How to Find the Hiring Manager on LinkedIn

In many of the CPR My Career training videos, and the steps we outline for job seekers, we talk at length about pursuing the hiring manager on LinkedIn. But most of the time, this is easier said than done. For many, the response on LinkedIn is no different than the response you get from the rest of a job search.

Nothing. You send Inmail, or you follow up with an email, but it’s dead air.

You’ve found a job you’re highly qualified for and re-written your resume demonstrating why you’re a perfect fit for the position. Yet as you try to network into this company – looking for someone to help you – nothing happens. You even reach out to connections at the company who can give you the name of the hiring manager, but they don’t respond and eventually you give up and quit.

Two Problems with This Approach

First, you probably did not pursue more than five people and gave up too early. When in reality, you must pursue a minimum of 10-15 people at that company.

Second, you are often better off going to 2nd level connections, or friends of friends, because you might have a stronger friendship with someone that knows someone at the company you’re targeting.

Let’s Map It Out

Let’s say I’m trying to get a job at Company X. I’m connected to two former colleagues – people I worked with 20 years ago – and they all work at Company X. I found a great job and re-wrote my resume, and I keep reaching out to these individuals on LinkedIn with no response.

There are several reasons they aren’t responding to me. They might think they don’t know me, or if they do, they barely remember me. I was just a professional contact, and not someone they cared about. These people may have cared about me when we worked together, because I mattered and affected their salary or job in some way. But now I don’t.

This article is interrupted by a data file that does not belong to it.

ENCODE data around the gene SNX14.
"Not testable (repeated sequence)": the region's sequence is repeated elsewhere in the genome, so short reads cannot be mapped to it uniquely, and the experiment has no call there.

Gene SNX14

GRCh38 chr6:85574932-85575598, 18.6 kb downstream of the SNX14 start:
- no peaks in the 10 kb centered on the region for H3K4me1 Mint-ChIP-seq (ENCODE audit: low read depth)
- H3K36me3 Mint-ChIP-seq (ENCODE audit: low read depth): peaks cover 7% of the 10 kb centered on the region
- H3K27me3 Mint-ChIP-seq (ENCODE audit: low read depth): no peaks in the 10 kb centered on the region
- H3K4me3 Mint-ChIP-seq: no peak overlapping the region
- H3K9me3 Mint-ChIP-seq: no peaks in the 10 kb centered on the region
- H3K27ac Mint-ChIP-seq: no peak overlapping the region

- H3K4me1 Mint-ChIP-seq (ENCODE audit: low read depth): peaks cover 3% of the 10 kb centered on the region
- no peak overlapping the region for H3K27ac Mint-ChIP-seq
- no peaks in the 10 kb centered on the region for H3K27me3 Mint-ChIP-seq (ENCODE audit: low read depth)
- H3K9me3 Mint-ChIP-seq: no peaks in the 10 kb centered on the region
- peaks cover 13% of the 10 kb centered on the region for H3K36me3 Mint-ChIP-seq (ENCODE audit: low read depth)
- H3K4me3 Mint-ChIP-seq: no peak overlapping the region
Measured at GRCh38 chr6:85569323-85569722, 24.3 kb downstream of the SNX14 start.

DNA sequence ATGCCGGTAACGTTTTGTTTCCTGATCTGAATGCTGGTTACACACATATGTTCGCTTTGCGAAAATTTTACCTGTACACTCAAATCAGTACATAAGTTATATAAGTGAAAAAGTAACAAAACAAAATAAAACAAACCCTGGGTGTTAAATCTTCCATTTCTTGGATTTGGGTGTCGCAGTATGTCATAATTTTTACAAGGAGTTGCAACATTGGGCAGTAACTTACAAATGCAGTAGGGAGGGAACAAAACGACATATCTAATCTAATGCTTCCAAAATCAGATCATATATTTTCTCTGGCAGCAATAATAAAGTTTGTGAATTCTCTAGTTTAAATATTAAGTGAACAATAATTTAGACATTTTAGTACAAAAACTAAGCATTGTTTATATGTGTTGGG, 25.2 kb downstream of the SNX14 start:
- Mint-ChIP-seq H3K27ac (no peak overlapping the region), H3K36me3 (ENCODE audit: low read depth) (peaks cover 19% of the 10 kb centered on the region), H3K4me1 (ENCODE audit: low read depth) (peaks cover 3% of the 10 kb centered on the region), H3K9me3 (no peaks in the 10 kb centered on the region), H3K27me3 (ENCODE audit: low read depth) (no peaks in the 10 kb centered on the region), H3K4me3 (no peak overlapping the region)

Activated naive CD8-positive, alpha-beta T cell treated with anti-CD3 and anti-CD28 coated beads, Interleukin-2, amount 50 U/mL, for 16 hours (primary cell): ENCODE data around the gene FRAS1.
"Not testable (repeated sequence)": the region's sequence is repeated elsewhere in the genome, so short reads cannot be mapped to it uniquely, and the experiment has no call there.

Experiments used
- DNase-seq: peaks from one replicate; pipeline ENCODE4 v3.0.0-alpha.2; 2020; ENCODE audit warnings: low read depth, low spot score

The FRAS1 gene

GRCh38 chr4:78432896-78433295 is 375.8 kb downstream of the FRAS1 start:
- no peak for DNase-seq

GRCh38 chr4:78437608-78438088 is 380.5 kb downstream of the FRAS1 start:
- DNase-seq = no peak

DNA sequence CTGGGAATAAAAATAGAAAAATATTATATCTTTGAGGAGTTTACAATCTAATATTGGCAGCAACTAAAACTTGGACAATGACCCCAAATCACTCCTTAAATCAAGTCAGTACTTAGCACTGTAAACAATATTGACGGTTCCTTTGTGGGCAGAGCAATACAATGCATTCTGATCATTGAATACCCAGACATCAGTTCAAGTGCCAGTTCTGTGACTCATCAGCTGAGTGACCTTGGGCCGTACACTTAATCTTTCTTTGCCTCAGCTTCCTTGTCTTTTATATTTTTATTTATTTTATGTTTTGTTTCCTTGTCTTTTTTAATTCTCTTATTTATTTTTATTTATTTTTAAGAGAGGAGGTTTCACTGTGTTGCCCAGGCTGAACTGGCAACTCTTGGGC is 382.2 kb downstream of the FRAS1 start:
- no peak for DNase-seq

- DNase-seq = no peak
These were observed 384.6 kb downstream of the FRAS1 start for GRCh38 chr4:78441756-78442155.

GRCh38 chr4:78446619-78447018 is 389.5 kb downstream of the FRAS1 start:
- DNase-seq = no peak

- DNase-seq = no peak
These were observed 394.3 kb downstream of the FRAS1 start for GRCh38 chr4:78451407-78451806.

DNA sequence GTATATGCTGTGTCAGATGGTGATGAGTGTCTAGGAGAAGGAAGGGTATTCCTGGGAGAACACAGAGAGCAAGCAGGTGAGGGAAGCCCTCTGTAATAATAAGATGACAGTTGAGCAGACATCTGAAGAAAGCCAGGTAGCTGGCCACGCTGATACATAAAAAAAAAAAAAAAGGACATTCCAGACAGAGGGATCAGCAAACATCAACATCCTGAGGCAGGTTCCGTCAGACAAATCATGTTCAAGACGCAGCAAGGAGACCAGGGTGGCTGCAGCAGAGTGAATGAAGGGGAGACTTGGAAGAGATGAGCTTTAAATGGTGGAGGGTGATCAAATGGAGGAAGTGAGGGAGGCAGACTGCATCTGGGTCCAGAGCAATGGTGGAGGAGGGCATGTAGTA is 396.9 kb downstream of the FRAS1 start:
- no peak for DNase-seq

We’ve been detached for an extended period of time and they’re not going to help me. They’re either too busy to help me. Or they aren’t using LinkedIn despite having a profile.

How many times did you use LinkedIn when you were actively employed? Almost never, unless you’re a human resource professional. So don’t be shocked when your first-level connections don’t respond. They’re probably all non-users.

With that said, I most likely also have lots of 2nd degree connections, which means I have connections with people, who then have connections with people, at Company X.

These are friends of friends.


For demonstration purposes, I'm going to use the CPR My Career LinkedIn company page.

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Click See all beneath your shared connection on the right.

The Company X LinkedIn page will show me how many people at Company X have a LinkedIn profile, and how those people are connected to me. When I click on See all, a page opens with each of those shared connections, and I’ve just identified everyone at Company X that I’m connected with, and that he or she is also connected with.


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Click 2nd degree connections in the options on the left.

Now I’m going to find my strongest shared connection – that’s the person I know the best, regardless of who they are. This should be an ally who will advocate for me. And the only way to do that is to prove I am worthy of being supported. I can’t just beg for help. I still need to prove I’m the ultimate candidate, for the ultimate position at Company X.


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Click the green link beneath each 2nd degree connection to find your closest ally!


I will reach out to my ally and give him or her the job description and my re-written resume and tell that person this is my dream job. I’ll explain I was an expert at this for nth-number of years, and I couldn’t have written the job description better if I had written it myself.

Now my friend will possibly go out of their way to help me, because they may have a strong friendship with a person at Company X that I don’t have. This is how I’ll get in the door, and where my direct connections didn’t help me.

After You’re in the Door

When I get to that person, I’ll do the same thing. I will prove I’m the ultimate candidate for a position at Company X by asking for a face to face meeting or a phone call. And no matter what, I’ll email my resume and the job description, and ask them to take 30 seconds to review it and see for themselves why I’m the ultimate candidate. After I’ve done this, I’ll ask this person to hand deliver my resume to the hiring manager.

Conclusion

Finding a new job may be the hardest job you’ve ever had. You can expect this process to take several hours over several days. But if you follow what I’ve outlined, you will find success using your connections on LinkedIn.